Well I have officially made it through my first day in Hong Kong and I think it may have been the longest day of my life. The worst part of going to any foreign country in jet lag... And in a country that is 15 hours ahead, the jet lag is brutal. So I took off on Monday night at 1 am our time, which means 4 pm HK time. After a 16 hour flight including a layover and plane change in Taipei (Taiwan) I landed in Hong Kong at 8 am Tuesday morning (5 pm Monday California time). Sleep on the plane was less than stellar although I did manage to catch about 7-8 hours of shut-eye which helped very much with my jet lag.
Landing at Hong Kong International Airport was surprisingly hassle free, because I had no special food and I traveled alone, I breezed right through customs and immigration. My Hong Kong family, the Kwongs met me just past customs.
Quick insert for those who don't know, the family consists of a husband and wife, Mark and Joy, and three boys, Tryston (13), Joey (8), and Wesley (7). That means we get to cram 6 of us into 700 square feet. It's gonna be a fun month. :)
We grabbed my luggage and we were off to the city of Hong Kong. I lucked out on my first day because Mark is a licensed HK driver and was able to pick me up the church van. They warned me that driving in Hong Kong is a lot like New York driving (meaning lots of cars) but with an international flair (meaning a lot less regard for safety when driving). I got a personal tour of the island of Hong Kong, whether that was intentional I'll never know, and we finally arrived at the apartment complex only 2 short hours after my plane landed, pretty good for driving all the way across an island city that's inhabited by over 7 million people. We took a short break for lunch while Mark went to park the van. We unpacked all the goodies I had brought, 40 pounds worth of stuff from the family members back in the States, and made sure everything had a place and a purpose (insert Nerf gun war here). After I was settled (which included a chance to change out of clothes I'd been in for over 24 hours) we headed out to see the city and help the community.
Step one of me traveling through the city included buying an Octopus card which basically acts as a city debit card, pre-loaded with money and valid on public transport and many stores and restaurants. Octopus card on hand, we jumped on the subway and headed to the city. Ipods are a blessing on the subway because it keeps the littles (Joe and Wes) busy and quiet, just put on Star trek and off they go into their little world. I also put some Star Wars movies on Tryston's iPod so he could zone out as well.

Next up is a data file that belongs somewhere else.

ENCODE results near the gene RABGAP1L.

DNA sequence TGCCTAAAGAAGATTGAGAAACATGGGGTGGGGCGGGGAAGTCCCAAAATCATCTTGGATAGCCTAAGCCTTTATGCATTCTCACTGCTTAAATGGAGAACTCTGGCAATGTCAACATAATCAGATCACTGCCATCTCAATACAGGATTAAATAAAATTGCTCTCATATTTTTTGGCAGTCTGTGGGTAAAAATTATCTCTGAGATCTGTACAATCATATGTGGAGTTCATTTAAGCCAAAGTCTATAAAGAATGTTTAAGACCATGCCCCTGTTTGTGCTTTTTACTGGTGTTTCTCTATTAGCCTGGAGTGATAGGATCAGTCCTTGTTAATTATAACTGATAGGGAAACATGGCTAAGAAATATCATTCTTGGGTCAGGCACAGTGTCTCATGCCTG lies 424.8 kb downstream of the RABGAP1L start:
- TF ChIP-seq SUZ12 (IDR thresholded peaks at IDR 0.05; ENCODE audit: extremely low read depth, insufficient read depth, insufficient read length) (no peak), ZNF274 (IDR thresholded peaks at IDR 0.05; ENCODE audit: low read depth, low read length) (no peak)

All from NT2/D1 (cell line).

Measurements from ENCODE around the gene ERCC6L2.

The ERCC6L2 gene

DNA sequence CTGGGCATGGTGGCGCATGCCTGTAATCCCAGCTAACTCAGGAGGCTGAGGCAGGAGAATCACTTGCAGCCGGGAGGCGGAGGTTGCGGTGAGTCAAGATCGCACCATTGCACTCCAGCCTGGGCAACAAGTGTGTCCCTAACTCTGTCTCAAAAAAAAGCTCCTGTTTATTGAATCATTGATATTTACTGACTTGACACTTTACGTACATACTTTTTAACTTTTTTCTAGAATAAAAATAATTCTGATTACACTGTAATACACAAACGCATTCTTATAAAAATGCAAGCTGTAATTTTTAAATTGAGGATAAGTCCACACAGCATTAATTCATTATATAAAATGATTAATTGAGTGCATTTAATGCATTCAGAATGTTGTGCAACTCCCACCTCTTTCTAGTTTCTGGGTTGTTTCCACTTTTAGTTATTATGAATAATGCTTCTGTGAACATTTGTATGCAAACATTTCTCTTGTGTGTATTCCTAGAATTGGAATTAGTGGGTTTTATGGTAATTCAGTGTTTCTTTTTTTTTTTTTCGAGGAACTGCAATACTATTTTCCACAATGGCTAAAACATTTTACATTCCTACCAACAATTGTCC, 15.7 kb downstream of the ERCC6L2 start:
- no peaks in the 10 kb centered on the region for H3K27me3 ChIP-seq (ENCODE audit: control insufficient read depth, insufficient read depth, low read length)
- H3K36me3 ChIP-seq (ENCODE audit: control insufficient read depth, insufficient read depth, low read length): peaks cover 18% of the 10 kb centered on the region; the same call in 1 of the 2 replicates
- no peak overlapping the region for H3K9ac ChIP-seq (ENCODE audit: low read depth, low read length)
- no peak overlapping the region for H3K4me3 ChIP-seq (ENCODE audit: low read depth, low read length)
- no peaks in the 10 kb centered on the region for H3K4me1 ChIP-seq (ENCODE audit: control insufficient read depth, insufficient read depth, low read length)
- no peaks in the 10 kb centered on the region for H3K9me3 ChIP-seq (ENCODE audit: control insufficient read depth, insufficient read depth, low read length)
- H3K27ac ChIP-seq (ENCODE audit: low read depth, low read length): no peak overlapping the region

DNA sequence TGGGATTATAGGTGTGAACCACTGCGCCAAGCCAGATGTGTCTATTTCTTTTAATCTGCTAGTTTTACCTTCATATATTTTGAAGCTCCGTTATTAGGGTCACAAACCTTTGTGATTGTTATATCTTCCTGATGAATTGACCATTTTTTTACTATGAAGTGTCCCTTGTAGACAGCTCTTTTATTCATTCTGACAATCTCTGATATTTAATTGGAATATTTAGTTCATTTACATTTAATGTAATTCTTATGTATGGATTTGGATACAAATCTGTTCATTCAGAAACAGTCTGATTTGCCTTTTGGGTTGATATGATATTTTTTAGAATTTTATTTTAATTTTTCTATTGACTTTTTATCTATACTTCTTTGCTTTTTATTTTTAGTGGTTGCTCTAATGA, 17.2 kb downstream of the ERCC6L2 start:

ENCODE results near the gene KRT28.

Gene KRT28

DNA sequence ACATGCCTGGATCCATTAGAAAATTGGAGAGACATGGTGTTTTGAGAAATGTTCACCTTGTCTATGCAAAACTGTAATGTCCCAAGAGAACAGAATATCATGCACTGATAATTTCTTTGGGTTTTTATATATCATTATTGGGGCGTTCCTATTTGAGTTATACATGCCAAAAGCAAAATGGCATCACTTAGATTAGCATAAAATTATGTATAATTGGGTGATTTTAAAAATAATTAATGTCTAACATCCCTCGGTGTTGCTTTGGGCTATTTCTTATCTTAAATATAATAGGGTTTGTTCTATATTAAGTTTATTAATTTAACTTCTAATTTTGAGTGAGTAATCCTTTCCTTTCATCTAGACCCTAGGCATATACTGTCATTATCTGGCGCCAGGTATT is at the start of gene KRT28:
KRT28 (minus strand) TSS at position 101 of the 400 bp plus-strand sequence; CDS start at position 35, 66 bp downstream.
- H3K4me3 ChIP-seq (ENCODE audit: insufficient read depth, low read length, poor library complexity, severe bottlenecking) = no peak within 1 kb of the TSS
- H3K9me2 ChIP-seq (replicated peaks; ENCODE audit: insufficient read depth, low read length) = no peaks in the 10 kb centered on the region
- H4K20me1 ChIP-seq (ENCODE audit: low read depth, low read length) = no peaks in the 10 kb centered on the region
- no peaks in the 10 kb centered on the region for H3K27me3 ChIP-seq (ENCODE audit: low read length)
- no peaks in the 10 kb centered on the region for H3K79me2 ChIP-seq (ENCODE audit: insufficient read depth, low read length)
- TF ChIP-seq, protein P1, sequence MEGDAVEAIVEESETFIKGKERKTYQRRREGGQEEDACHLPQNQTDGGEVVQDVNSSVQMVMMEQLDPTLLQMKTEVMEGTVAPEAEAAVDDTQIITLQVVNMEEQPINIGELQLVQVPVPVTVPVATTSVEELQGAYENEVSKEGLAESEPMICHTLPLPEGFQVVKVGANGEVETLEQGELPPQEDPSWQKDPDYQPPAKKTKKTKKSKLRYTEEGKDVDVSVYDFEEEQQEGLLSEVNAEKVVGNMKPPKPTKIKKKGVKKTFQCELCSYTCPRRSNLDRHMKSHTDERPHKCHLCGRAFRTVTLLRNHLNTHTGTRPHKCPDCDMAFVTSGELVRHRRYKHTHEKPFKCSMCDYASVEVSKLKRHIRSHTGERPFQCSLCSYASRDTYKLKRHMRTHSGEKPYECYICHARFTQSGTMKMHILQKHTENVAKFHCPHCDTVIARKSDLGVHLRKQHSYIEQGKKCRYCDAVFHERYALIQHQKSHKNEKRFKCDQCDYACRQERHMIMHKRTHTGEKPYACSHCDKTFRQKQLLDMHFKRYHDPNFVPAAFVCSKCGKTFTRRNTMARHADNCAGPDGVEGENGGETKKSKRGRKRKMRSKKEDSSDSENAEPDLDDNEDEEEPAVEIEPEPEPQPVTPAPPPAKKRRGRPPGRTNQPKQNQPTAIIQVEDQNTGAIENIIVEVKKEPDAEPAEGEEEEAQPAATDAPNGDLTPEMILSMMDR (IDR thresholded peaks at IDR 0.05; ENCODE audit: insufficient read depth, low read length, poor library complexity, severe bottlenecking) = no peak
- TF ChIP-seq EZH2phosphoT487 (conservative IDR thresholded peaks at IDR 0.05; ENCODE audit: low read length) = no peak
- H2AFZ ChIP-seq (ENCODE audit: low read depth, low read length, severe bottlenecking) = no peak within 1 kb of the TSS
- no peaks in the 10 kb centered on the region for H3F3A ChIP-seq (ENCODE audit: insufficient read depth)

Once in the actual city it's a lot of walking. Bear in mind, walking in Hong Kong means battling crazy drivers, crowds of people, pollution and humidity... imagine walking all day in a sweaty, smelly steam room filled with millions of people and that's about the equivalent of Hong Kong. Walking through the city can be overwhelming; the smells of street food, the constant traffic threatening your life, and the unexplained reason why Chinese people think yelling everything makes what they're saying more effective all heads to major overload for my American brain.
My first day in the city would have been incomplete without a trip up the mountain where one can truly see most of the city below. That was problematic due to the fact that there was fog obstructing our view. One the thunder started we thought it best to head down the mountain but not before stopping at a nearby McDonald's for a quick snack. May I just say, American McDonald's are so not as cool as HK. They have creme brulee McFlurries. DELICIOUS!